Prescott had been the territorial capital of Arizona only five weeks when the first July 4 celebration was held there.
While Prescott today may, unofficially, be considered the state’s independence headquarters, back in 1864 the town site was little more than a vacant field.
Still, July 4 became the perfect occasion for the newly appointed body politic to send a poignant message to area residents, then mostly Southern prospectors.
That message, according to Prescott historian Melissa Ruffner, was "we are civilized, and we are Union. Consequently, Prescott’s July 4 activities mirrored events held in the East." In attendance that year were roughly 150 people.
Today, thousands converge on the city for activities that extend through July 5. It is estimated that nearly all of the city’s 1,400 rooms will be occupied as cooler weather and family-oriented events prove an irresistible draw. Some activities attracting visitors today include the Frontier Days Parade, the second-largest parade in the state, the Whiskey Row Boot Race, Fireman Hose Cart Race and Frontier Days Rodeo. The latter event is in its 116th year and the oldest continuous rodeo in the world.
But cowboy culture wasn’t always a part of Prescott’s festivities, Ruffner said.
In those early years, the reading of the Declaration of Independence, in English and Spanish, was a focal point of the holiday. Some of the competitions that have come and gone over the years include greased pole climbing, miner’s drilling, burro races and pie eating. Music, supplied by the 11th Infantry Regimental Band, could be heard in the town center. Achille La Guardia, father of future New York Mayor Fiorella La Guardia, headed up that band from 1892 to 1898. Parade participants on horseback waved to families picnicking in the town center. And, in the evening, the Calico Ball was followed by a midnight dinner.
For some of Prescott’s residents, these events weren’t fun enough. "The more rowdy element held their own races and contests, dashing on horseback through downtown establishments, competing to out-drink and out-lie all comers, shooting off firearms and, in general, doing their best to disturb the peace," Ruffner said, reading from the pages of her "Prescott: A Pictorial History."
Tired of the havoc perpetrated on the fine folk of Prescott, prominent citizens schemed to remove the ruffians from the town limits. Among those leaders were Morris Goldwater, William Bashford and George C. Ruffner, the first sheriff of Yavapai County and Melissa’s great-grandfather. Raising funds to hold a "cowboy tournament" outside town, prize money was to be awarded entrants to guarantee participation. (Interestingly, there were more female contestants than male that first rodeo. The ladies, however, were prohibited from competing for the cash.)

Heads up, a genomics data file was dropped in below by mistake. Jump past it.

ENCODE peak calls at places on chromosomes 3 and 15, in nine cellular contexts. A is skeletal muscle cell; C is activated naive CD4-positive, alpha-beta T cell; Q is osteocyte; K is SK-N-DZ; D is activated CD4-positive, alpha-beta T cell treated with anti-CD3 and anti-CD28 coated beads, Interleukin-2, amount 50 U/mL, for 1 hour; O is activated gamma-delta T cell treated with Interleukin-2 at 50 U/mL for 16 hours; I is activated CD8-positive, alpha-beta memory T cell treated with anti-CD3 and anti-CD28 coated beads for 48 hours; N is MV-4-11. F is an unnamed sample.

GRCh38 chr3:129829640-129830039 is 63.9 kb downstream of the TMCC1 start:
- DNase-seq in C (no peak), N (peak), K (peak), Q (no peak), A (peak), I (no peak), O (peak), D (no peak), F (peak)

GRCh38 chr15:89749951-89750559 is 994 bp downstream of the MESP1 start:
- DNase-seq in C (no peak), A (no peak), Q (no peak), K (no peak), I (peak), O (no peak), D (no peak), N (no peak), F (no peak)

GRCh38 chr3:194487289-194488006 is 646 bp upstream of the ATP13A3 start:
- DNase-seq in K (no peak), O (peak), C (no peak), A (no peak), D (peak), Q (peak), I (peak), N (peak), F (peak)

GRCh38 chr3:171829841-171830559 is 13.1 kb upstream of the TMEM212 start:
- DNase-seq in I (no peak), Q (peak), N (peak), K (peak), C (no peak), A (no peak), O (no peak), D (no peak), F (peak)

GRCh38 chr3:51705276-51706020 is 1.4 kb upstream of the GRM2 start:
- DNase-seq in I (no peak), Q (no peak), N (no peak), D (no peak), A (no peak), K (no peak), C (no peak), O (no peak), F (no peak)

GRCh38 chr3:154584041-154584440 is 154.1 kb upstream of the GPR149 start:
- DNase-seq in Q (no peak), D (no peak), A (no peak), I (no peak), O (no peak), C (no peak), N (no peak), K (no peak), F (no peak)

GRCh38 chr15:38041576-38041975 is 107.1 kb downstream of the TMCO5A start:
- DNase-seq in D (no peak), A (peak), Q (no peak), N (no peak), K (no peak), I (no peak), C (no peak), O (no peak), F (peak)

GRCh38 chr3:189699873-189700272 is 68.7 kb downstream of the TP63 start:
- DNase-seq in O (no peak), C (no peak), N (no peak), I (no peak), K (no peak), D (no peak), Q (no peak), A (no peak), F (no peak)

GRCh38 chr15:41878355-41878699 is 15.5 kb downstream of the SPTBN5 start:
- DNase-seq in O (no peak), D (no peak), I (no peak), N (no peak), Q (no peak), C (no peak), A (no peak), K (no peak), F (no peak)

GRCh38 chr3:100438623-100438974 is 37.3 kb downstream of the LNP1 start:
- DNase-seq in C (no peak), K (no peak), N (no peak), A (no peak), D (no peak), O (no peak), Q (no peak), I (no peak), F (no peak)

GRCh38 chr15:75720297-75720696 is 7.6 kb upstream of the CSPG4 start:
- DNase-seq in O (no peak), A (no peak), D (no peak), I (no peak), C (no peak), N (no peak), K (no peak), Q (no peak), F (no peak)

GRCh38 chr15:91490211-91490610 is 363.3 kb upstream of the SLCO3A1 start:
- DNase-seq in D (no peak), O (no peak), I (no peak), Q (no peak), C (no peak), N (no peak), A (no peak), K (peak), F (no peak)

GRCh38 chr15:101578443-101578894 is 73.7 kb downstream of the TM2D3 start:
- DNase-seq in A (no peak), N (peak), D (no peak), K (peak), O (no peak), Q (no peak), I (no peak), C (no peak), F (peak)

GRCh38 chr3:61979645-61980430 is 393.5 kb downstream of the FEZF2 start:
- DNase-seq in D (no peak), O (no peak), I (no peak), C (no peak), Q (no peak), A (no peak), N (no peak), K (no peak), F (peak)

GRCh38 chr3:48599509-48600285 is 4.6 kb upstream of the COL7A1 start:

As the years progressed, and July 4 festivities grew, more volunteers were needed to put on events. During the summers of 1928 and 1929, a vacationing Richard M. Nixon, then a teenager, served as a "wheel of fortune" barker in the faux-gambling district of "Slippery Gulch." "It is believed that he started his political training there," Ruffner said, smiling.
Another evolution of the July 4 festivities has been to reduce alcohol consumption on Whiskey Row — actually, on the street outside the infamous Whiskey Row bars. In the 1940s, Yavapai County Attorney David Palmer put the kibosh on open containers, as well as flagrant gambling. But drinking is not the center of activities.
What is at the center of activities is atmosphere, a kind of old-fashioned patriotism that speaks of simpler times. "I still get emotional when I see the parade coming around the corner at Cortez Street," Ruffner said.
In 1994, she and other Ruffner family members shared the parade’s grand marshal honors with Ben Johnson, the only World Champion rodeo cowboy to win an Oscar, as best supporting actor in 1971 for "The Last Picture Show."
This year, the Frontier Days Parade pays tribute to the New York police officers and firemen who fell on Sept. 11. Grand Marshals this year are husband-andwife police team Michael and Janis Meehan and fireman Kevin Meehan, all of New York, leading the parade. Honorary grand marshals will be six members of the Navajo Code Talkers’ Association.